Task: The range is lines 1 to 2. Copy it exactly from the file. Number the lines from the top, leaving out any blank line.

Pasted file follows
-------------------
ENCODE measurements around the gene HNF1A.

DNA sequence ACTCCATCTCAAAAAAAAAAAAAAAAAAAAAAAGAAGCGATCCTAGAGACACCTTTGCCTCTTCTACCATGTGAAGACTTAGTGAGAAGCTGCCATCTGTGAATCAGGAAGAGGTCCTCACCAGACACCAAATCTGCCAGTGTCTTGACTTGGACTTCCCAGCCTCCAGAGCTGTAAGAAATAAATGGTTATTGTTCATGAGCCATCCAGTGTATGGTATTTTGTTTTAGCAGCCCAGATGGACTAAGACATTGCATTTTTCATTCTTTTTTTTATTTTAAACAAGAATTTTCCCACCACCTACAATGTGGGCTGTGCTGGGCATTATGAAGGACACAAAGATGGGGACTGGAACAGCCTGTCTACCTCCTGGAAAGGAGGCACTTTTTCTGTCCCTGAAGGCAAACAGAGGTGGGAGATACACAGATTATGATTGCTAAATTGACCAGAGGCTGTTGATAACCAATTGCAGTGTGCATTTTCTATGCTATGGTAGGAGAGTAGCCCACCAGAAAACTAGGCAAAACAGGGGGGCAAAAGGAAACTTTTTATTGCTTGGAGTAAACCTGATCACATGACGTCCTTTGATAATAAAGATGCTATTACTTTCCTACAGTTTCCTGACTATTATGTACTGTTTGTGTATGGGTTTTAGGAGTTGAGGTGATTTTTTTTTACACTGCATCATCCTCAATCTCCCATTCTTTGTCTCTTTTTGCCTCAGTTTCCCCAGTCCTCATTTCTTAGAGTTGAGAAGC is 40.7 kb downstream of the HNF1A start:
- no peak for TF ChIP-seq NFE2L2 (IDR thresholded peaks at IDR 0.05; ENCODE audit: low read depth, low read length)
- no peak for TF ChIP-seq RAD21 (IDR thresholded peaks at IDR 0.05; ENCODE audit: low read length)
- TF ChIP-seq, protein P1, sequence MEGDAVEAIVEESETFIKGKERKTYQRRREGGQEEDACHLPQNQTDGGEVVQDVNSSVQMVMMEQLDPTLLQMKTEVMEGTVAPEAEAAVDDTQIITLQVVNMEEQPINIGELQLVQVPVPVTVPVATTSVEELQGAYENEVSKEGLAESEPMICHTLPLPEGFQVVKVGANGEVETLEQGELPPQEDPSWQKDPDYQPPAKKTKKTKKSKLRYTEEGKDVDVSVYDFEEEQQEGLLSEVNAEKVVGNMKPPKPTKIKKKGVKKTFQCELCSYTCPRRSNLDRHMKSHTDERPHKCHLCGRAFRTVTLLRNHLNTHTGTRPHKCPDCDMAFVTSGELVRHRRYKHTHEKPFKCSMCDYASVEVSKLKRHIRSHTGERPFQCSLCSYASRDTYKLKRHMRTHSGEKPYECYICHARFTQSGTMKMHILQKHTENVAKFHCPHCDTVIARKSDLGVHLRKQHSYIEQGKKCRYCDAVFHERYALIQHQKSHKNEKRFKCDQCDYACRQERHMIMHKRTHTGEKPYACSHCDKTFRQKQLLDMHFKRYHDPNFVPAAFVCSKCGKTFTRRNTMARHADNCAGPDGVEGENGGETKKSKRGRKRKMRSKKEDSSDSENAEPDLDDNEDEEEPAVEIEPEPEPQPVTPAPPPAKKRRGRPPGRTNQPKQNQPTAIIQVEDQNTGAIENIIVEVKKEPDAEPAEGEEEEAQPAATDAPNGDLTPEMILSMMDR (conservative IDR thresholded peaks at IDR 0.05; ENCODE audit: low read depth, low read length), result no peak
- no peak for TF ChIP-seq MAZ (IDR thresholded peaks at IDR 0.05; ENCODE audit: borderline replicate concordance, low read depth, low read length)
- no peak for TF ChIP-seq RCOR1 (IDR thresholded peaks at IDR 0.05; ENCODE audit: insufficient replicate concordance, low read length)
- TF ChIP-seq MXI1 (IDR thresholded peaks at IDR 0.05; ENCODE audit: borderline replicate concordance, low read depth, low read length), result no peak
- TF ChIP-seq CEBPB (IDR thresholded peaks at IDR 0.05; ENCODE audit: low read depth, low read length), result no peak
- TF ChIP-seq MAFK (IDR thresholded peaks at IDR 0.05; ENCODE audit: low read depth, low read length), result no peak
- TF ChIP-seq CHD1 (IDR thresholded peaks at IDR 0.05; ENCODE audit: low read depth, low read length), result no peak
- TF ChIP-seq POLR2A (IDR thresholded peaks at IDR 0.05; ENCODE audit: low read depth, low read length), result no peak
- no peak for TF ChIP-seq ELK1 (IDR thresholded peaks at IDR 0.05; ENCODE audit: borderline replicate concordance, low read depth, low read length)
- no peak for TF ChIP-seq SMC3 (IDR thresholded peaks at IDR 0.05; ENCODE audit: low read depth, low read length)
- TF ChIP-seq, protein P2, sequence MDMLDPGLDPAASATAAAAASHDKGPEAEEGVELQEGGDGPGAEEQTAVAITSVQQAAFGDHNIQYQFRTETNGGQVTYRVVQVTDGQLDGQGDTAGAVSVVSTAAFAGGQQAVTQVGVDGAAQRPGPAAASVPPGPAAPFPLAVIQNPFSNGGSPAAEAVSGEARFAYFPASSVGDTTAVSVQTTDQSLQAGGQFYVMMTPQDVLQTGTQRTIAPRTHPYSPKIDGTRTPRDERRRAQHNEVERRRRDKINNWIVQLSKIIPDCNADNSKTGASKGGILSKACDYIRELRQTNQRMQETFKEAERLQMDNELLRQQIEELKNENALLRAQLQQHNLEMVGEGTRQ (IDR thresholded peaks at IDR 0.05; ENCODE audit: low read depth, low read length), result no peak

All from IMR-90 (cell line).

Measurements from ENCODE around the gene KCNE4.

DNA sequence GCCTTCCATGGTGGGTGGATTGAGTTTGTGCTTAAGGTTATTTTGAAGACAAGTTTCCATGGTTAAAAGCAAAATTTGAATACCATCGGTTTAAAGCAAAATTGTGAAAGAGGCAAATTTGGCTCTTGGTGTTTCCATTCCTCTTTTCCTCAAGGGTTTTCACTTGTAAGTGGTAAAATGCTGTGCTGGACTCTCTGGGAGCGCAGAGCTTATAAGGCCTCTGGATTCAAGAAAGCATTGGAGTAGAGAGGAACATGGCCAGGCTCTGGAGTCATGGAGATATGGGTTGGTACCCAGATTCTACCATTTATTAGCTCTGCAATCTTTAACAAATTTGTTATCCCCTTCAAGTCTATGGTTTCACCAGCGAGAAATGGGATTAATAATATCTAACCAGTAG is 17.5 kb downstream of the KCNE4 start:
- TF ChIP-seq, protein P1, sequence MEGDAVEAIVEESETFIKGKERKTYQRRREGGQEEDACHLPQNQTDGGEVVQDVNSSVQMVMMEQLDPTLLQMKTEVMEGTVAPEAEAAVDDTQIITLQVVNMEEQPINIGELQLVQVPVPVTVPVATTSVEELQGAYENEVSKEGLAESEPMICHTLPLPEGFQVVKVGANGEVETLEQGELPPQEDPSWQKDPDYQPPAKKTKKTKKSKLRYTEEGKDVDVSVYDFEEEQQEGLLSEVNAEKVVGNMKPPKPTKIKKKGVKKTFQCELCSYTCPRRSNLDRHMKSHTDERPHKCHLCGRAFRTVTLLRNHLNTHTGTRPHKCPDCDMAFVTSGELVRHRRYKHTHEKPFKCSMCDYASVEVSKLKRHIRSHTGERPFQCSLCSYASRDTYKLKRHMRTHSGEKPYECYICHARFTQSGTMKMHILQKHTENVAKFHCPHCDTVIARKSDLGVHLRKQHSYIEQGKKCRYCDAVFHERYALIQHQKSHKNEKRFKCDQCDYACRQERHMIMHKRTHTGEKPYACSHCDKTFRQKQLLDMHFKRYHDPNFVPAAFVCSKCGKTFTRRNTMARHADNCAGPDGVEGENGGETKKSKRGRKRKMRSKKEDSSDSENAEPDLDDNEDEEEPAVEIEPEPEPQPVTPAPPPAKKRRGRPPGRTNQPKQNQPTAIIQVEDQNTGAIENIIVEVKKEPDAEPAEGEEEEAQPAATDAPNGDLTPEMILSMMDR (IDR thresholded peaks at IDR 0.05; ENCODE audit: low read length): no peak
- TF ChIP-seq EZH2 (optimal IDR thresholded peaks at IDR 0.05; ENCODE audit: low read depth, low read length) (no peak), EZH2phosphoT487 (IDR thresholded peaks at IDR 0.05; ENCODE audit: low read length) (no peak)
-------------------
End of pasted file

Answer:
ENCODE measurements around the gene HNF1A.

DNA sequence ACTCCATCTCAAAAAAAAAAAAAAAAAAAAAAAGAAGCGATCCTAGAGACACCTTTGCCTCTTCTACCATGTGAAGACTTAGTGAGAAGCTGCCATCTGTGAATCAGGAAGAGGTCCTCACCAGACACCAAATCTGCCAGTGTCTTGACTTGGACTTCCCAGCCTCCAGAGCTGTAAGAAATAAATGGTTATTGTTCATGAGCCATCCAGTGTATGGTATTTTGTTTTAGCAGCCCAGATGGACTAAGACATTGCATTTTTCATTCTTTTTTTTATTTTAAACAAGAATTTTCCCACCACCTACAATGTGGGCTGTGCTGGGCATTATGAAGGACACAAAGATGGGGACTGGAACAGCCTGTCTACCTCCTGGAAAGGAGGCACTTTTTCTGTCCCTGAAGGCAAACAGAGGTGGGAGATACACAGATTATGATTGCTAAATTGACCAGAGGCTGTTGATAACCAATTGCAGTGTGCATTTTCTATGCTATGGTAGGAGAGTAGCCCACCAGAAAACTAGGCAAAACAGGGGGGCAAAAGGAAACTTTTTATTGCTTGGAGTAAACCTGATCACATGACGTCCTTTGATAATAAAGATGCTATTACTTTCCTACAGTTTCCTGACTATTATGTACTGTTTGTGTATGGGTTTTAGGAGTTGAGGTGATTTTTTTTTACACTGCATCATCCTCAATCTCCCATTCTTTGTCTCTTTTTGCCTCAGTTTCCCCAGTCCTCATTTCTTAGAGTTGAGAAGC is 40.7 kb downstream of the HNF1A start: